ARCHAEOLOGISTS DISCOVER ANCIENT FISH TRAPS NEAR SALTON SEA 01/26/99 Most of the granite fish traps crafted centuries ago by Desert Cahuilla Indians on the western fringes of the Salton Sea have been destroyed by gravel mining and farming, but a few remain and archaeologists want to save them. ``They're really a wonderful invention,'' said Jay von Werlhof, director of the planned Imperial Valley College Desert Museum in Ocotillo, adding that the traps hold valuable clues about how the Indians survived in the desert. More than 100 trap remnants are believed to cover a swath along state Route 86 by Salton City, about 160 miles east of San Diego. The New Mexico-based Archaeological Conservancy is hoping to raise $100,000 to buy 360 acres of private and public land where the traps were found and give it to the Anza-Borrego Desert State Park for preservation. So far, the group has raised about half the money, but it only has until March before its option on the property expires. Von Werlhof, a 76-year-old retired archaeology professor, has roamed the desert for years cataloging dozens of traps he's uncovered and worked to solve the mysteries behind the Indians who made them. ``No one taught them how to do it. They had to figure it out for themselves,'' he said. ``They show that these people were very adaptive to the challenges of their environment.'' Desert Cahuilla Indians made hundreds of the traps on the shoreline of the now-dry Lake Cahuilla to catch mullet, humpback chub and bonytail. The lake formed in 700 A.D. when the Colorado River changed course and inundated huge stretches of the Imperial and Coachella valleys. When flood waters forced many Indians from their Coachella Valley homes, several hundred are believed to have settled near the freshwater lake at the foot of the Santa Rosa Mountains. Because the Indians had likely never seen a lake, they had no experience at fishing, von Werlhof said. They then taught themselves how to fish, fashioning bowling ball-size rocks into V-or U-shapes with open-ended tips in the shallows. Working in teams, they herded fish into 10-foot-long weirs. ``They would scare the fish, which would scoot through the opening,'' von Werlhof said. The Indians would then close off the gap with a boulder and scoop up the fish. The lake evaporated sometime after 1500, when the Colorado River again altered its course. The Cahuilla are believed to have abandoned the area and returned to the foothills. The creations they left behind, though, represent more than just discarded tools, said Lynn Dunbar, who directs the conservancy's western office in Sacramento. ``These people had to develop new ways of living off that land,'' Dunbar said. ``When you have that kind of change in the way people go about dealing with their environment, what they leave behind is a record of more than just what they left behind, but the way they were thinking.'',1249,30008327,00.html? The coroner brought a white bucket to James Chatters. It contained bones -- Long-headed person, prominent nose probably non-native American, a white settler. The reconstructed face looks like the actor Patrick Stewart. A spear point embedded in the pelvis must have been hurled by an atlatl. Dated by radiocarbon techniques, the skeleton turned out to be one of the oldest ever discovered in North America, between 9,265 and 9,535 years old.,1249,30008261,00.html? Daynes was looking for a project that would help students get to know their community and help them find ways to learn about history besides reading a book -- a hands-on experience being a historian, both the joys and frustrations. He also wanted to generate information that would be of value to people other than historians. By the end of the semester, the class created a historical archive and online museum of the parish. The St. Francis project has been such a resounding success, Daynes said, BYU will offer a public history class for the first time next fall. One of the tasks will be chronicling the history and disappearance of orchards in Utah County. Hydraulic mining reached such a peak that it became one of the first environmental issues in the United States. Silt and dirt from the mines was carried by rivers and streams into the rich farmland of the Sacramento-San Joaquin Delta, clogging waterways and silting up irrigation canals. The silt even muddied San Francisco Bay. Hydraulic mining was outlawed in 1884. The story of this country, the coal mine, and a group of Navajo families is a morality play of the American Southwest - one rooted, as is often the case in this part of the country, in a pitched battle over how to use the land. "This story encompasses every key dynamic of the postwar West - cultural change, redistribution of wealth and power, transition from agrarian to industrial society, limited resource bases, and questionable futures," says historian Catherine Feher-Elston. Consider the severity of the situation -- a tradeoff between a species going extinct and a maintenance yard in Cloudcroft, NM. n the latest wave of communities looking to protect themselves against encroaching cities, the residents of Sombrillo, near Espaņola, are considering the state designation of traditional historic community. An Albuquerque legislator wants the state to acquire one of the country's largest collections of Hispanic santos. It includes about 400 pieces and represents the work of Spanish Colonial and Mexican religious artists from the 18th century through 1907. Called santeros, the artists made religious images for churches, chapels and homes when New Mexico was a frontier of Spain and later of Mexico. The tradition declined in the late 19th century, but has enjoyed a revival in recent years. Three finalists for director of the Center for Mexican American Studies at the University of Texas at Arlington are scheduled for interviews and campus visits beginning next week. The candidates are Alejandro Lugo, an anthropology professor at the University of Illinois at Urbana- Champaign; Roberto Treviņo, a history professor at the University of Colorado at Colorado Springs; and Manuel Garcia y Griego, a political science professor at the University of California, Irvine. The Paleolithic Archaeology of the Gobi Desert ( John Olsen/UofA ).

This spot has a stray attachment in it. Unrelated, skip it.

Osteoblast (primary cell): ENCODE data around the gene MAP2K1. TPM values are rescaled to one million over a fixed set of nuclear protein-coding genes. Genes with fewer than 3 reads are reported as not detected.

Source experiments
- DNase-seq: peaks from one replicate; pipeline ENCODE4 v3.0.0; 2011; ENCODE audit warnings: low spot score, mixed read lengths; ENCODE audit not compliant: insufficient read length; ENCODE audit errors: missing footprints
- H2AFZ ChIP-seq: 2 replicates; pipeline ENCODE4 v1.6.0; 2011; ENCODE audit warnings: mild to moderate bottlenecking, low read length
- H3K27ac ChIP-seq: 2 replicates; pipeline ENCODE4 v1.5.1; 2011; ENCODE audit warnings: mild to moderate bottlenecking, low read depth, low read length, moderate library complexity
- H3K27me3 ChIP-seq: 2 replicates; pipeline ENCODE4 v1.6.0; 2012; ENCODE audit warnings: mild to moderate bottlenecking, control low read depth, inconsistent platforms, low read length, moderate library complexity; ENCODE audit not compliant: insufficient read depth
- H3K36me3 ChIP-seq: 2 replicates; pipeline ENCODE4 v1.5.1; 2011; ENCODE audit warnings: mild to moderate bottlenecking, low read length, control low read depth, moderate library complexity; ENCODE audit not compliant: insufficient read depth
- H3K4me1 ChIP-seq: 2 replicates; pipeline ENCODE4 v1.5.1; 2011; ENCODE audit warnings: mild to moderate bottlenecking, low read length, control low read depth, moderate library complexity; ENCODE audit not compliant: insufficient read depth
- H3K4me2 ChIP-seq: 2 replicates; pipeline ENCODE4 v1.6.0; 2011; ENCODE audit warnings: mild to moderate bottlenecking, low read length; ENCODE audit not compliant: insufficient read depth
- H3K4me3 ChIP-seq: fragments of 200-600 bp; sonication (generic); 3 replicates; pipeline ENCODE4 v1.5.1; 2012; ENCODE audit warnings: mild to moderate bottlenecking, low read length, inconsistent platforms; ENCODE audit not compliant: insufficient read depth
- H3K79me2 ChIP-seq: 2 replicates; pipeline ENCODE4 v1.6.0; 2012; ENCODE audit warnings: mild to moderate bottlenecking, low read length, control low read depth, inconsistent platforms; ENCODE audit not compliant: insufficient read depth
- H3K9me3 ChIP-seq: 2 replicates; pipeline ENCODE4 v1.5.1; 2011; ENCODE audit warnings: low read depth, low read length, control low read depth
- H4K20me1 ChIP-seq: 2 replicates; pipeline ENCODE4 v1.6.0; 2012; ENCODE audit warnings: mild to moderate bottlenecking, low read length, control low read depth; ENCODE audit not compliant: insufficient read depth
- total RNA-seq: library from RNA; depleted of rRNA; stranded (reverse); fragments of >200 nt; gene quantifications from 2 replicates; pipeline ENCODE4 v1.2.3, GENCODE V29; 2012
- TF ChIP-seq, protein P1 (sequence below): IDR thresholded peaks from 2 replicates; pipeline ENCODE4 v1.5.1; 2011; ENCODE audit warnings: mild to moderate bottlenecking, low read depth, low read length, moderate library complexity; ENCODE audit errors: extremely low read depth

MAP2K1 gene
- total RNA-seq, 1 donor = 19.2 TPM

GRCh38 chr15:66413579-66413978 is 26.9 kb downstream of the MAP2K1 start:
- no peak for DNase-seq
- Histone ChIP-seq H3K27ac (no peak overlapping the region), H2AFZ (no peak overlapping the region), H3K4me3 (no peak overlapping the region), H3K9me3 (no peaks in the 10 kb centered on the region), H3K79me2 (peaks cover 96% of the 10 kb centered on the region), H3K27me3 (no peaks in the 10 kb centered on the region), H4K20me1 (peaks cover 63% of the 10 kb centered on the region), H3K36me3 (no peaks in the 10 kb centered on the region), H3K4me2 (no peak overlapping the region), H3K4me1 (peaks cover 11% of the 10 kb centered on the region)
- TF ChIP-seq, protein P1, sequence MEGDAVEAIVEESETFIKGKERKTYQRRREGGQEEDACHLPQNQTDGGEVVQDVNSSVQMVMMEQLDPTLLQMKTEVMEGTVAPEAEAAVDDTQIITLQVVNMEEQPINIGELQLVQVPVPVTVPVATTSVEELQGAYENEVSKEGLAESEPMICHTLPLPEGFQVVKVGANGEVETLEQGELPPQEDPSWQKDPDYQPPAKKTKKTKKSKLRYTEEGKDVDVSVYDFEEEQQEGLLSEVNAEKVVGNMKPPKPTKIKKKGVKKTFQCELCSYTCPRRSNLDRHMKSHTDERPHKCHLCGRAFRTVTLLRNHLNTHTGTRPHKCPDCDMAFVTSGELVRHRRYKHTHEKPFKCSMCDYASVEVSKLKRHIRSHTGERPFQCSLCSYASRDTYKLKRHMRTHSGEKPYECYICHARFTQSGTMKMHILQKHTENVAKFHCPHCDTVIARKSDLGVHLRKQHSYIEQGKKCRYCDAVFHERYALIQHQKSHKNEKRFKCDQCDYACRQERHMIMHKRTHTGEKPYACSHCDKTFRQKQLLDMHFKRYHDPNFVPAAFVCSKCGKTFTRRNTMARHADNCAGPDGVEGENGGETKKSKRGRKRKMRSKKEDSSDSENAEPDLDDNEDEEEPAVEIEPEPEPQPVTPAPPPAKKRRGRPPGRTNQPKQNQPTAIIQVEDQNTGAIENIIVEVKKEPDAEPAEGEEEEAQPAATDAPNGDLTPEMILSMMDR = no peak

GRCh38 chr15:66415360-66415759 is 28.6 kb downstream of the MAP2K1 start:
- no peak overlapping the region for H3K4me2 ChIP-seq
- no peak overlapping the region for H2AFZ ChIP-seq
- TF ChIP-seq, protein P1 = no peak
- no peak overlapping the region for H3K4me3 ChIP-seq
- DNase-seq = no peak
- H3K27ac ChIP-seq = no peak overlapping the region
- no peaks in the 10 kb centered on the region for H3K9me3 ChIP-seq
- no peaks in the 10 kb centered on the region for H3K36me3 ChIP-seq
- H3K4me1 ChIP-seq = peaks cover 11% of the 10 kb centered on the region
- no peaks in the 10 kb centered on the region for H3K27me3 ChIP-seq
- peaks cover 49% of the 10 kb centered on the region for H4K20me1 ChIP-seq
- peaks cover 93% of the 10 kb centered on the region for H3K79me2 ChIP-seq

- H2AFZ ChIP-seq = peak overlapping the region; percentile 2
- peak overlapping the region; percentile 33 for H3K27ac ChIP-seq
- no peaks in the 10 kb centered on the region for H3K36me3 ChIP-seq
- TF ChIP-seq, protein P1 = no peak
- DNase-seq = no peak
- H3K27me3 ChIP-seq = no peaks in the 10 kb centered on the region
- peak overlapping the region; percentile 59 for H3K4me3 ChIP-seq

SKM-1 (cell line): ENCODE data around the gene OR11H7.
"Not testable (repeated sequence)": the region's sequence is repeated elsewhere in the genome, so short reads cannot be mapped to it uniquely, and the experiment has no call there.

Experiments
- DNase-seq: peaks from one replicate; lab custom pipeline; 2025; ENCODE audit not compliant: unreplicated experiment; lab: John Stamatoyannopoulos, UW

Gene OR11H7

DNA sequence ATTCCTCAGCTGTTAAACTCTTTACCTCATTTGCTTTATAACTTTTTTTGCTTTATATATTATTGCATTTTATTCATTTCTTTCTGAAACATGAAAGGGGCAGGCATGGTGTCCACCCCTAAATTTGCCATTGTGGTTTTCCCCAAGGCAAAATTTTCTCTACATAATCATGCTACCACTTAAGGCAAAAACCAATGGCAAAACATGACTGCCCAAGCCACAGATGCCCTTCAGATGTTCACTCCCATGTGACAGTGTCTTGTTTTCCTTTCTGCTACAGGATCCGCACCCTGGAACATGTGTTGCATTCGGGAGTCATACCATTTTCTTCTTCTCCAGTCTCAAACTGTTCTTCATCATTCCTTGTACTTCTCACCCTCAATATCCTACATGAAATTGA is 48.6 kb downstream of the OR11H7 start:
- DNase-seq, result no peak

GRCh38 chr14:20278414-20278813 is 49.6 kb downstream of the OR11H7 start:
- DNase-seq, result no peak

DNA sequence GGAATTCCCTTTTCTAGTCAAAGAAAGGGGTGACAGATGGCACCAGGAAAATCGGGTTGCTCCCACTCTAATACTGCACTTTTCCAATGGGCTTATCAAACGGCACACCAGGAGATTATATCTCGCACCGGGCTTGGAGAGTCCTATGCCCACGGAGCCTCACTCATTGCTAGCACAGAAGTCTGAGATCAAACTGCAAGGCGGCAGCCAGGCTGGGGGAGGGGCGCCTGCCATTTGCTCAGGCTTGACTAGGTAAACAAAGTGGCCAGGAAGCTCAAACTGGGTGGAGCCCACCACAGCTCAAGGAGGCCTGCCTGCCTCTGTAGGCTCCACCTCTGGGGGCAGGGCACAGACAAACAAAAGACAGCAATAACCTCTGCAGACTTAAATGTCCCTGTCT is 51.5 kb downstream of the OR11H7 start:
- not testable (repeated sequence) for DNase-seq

[ SASIG Ed. Note -- The next two articles describing civil engineering fertility rites indicate the connective insights of an Applied Anthropologist in a Department of Transportation. The third article is a royal flush for civil engineering history. ] Lawmaker takes the plunge with bungee-jumping bill Study would determine the feasibility of bungee-jumping from the Rio Grande Gorge bridge By KAREN PETERSON The New Mexican Some legislators say the state isn't getting its money's worth from the Rio Grande Gorge bridge. They want the state Highway and Transportation Department to study the feasibility of allowing people to pay to bungee-jump from the bridge on U.S. 84 west of Taos. Rep. Arthur Hawkins, R-Albuquerque, who introduced a bill mandating the study, said he got the idea on a recent visit to South Africa, where he saw people "lined up 12 deep and ready to pay $75 each" to jump from a bridge not nearly as high or as spectacular as the bridge over the gorge. Hundreds more people were clustered around to watch. Hawkins called the gorge bridge "an ideal promontory" for bungee-jumping. "I thought, we've got a world-class bridge that's underutilized," Hawkins said. "It can put New Mexico on the world map for adventure tourism." Hawkins said he envisioned that the state would get a cut of the fees a commercial bungee-jumping operation would charge. "After all, it's a public bridge," he said. The idea of thrill seekers - and crowds who want to watch them - choking the bridge over the spectacular gorge caused consternation among some area residents, however. "It's outlandish," said Ernie Atencio, spokesman for Amigos Bravos, a river advocacy group. Atencio said commercial development and tourism already are beginning to affect the unspoiled areas of the river. "If you have rafters floating below and bungee jumpers from above, how can you have a peaceful moment to fish?" he said. Rep. Roberto "Bobby" Gonzales, D-Taos, who cosponsored the bill, said he was a little stunned when Hawkins approached him before the House floor session Tuesday. The first thing he thought of, Gonzales said, was the slaying of Espaņola teen-ager Erik Sanchez, who was allegedly hurled from the bridge by carjackers last month. "I thought it might be a little too soon to be talking about bungee-jumping," Gonzales said. "But this is just a study. It's not going to happen right away." John Fenner, adjutant secretary of the state Highway and Transportation Department, said any study by the department would have to take into consideration how bungee-jumping would affect the structural soundness of the bridge, as well as the safety of motorists. also not sure we own the airspace between the bridge and the river," Fenner said. For centuries, scores of these "land divers" have proven their manhood every April and May by leaping head first from makeshift wooden towers up to 100 feet high to be brought up a few inches short of the ground by flexible vines tied to their ankles. It's a religious and fertility rite to ensure a successful yam harvest. The chief's are standing fast, and Vanuatu's tour operators are now advising Pentecost-bound customers to leave all their cameras behind and just be content to watch. In 1995, Vanuatu's Culture Department canceled all land diving for a year to re-establish the ceremony's cultural worth after it had become overrun by tourists. The Sulabh International Museum of Toilets,, is a virtual shrine to one of the most widely used and probably most underappreciated devices around. This site takes a sober and sentimental look at the history of the toilet.